Is your horse just quirky, or is something wrong?
You may, or may not, recall that I asked you guys about some of your horse’s quirks and strange behaviors. Sometimes, when a horse is quirky, it’s your horse being weird. Sometimes, it’s a sign of things that need further investigation, usually involving a vet.
Some signs something is wrong with your horse
The tongue is out
The horse that sticks his tongue out. Usually, these are signs of a dental issue, a bit or bridle fit issue, a head shaking problem (read more on that here, head shaking has dozens of causes). Your mission is to determine the circumstances that trigger this and then what to do about it.
Monkey see, Monkey do! Photo from Dayna – thank you!
I can’t explain the horse I knew who LOVED to have the vacuum on his tongue. Yes, we had to turn it on. Other horses really like their tongues pulled or scratched.
What about the wiggling lip, side to side? I’ve seen this as a response to grooming, and the theory is that a horse is paying back the favor by trying to groom you. But what if he does this? Perhaps it’s his signal that he’s itchy?
You might also encounter a horse that is ear shy or head shy. So perhaps they have some trauma in their past. Perhaps they have opinions about their halter color. Perhaps their bridle doesn’t fit, or they have weird ticks living in their ear. Or they need more ice as bribes. Also – never twitch a horse’s ear. EVER.
Yum, ice. Thanks, Kell for the shot!
Horses are often quirky with their teeth. Some horses grind their teeth. I owned one for a bit. He would grind when his hocks were sore. Others might grind when they are pushed beyond their comfort zone. Or their bit is uncomfortable. Or they grind for the sake of grinding.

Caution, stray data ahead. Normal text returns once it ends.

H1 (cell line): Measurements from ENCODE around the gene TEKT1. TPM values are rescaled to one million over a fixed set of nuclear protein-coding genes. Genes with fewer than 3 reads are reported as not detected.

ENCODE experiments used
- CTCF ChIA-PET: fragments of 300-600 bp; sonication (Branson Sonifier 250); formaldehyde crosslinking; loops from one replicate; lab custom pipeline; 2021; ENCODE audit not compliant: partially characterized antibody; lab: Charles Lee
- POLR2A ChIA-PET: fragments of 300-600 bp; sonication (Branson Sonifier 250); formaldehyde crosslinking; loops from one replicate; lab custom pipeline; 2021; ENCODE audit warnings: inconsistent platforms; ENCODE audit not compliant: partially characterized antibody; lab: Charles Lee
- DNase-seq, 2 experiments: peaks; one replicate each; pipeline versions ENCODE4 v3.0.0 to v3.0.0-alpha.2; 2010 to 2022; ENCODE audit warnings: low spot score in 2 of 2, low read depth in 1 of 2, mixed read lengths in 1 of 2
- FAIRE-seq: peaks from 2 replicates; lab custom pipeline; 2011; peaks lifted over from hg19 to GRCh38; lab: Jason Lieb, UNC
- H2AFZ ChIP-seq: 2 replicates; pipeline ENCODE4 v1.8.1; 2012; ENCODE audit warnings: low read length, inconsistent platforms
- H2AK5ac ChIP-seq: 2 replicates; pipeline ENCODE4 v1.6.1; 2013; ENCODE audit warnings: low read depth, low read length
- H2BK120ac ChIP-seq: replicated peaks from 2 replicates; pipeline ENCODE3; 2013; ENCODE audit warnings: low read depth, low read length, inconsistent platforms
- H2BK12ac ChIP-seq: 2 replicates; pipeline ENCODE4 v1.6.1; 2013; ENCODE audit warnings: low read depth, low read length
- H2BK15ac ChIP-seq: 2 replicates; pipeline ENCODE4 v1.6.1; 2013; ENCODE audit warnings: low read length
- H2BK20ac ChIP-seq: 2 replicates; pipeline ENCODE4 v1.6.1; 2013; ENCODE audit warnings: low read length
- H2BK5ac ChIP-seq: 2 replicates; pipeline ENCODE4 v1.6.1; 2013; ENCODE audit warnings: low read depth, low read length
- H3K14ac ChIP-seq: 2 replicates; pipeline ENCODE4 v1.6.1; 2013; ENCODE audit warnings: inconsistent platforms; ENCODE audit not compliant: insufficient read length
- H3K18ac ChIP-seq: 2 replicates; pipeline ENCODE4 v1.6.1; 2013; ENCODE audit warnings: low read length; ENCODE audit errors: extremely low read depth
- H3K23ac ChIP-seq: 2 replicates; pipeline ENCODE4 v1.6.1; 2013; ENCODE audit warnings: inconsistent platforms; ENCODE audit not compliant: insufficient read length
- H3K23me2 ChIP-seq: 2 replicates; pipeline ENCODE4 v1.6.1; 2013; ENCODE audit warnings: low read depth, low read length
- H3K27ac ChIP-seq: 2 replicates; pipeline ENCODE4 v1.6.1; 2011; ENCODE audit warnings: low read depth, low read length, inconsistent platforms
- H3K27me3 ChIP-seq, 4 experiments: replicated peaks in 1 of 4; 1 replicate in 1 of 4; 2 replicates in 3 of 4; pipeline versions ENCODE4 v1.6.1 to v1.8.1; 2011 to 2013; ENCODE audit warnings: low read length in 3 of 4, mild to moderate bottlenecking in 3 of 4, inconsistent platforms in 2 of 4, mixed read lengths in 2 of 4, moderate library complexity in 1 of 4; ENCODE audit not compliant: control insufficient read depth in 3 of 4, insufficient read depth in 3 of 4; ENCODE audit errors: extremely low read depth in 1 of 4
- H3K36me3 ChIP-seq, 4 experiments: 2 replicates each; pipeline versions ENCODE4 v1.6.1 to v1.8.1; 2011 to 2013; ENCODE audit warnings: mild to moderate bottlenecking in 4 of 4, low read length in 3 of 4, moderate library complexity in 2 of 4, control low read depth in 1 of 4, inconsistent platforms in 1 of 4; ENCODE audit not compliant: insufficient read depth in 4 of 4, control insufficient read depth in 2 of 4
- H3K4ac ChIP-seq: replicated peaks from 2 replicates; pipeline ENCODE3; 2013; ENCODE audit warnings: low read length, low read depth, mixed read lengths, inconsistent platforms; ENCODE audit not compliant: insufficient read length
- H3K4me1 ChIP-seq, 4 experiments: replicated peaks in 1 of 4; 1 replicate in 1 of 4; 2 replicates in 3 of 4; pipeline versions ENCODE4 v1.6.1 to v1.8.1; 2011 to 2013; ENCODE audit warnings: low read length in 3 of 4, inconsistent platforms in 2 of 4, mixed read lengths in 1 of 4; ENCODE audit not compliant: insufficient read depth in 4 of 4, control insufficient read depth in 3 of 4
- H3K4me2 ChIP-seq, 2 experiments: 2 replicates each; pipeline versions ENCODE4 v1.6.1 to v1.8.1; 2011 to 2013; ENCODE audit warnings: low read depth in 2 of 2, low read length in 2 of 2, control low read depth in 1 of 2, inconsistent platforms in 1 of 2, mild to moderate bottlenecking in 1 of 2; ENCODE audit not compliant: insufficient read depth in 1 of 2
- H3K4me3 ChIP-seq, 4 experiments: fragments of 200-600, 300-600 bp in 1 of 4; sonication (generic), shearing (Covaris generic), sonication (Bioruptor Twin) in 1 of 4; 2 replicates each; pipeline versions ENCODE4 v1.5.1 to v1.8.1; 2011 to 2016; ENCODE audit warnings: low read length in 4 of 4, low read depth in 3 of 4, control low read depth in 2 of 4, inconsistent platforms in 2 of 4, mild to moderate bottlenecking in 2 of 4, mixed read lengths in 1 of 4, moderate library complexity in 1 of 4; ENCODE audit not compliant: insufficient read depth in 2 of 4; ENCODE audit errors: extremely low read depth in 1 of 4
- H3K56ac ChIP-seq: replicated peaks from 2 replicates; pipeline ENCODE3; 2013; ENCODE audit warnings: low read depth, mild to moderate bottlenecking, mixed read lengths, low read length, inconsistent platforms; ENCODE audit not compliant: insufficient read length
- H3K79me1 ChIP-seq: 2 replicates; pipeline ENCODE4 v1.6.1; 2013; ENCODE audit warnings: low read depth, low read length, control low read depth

Some horses will also glide their teeth side to side, or run their teeth along a fence to signal something. These two examples illustrate two ideas… one is that some horses display their stress with an action, in this case, the gliding of teeth side to side. The other case of a horse rubbing a fence with his teeth at feeding time is likely an example of horses training humans. A horse brain might have figured out that he will get fed if he does that behavior.
Over-reaction to benign things
I’ve known a few that also object violently to weird things. My current horse despises bell boots and will just about flip over and die if you put one on him. Drama! One horse I knew would get mad and kick and stomp his own poop during turnout.
A horse at my barn will also cross her legs. Sometimes she stands there; other times she rubs up and down like she’s trying to start a fire. The best we can decide is that she gets itchy sometimes and will just take care of it.
Curtsy? Thanks to Megan for this cutie.
There’s also the horse that shakes his leg at you. Perhaps this is a fancy way of pawing? Either way, it’s his cue for a stretch. Possible horses training humans? Shake leg, human stretches. Paw the earth, food appears or attention happens.
Why do horses do these things?
And what about signs of boredom? Are the cute behaviors our horses show a sign of boredom or stress? And we don’t really see that because it’s not cribbing or stall walking? Who knows!? Are quirks just vices that are cuter and more Instagrammable?
The whole point of this little exercise was to see if our horse’s quirks are just that – quirks, or if we need to investigate further. Certainly, horses can and will be total weirdos, but sometimes we need to dig deeper and see what’s REALLY up. Might be physical, might be stress-related, might be them and their Jedi mind tricks messing with us.
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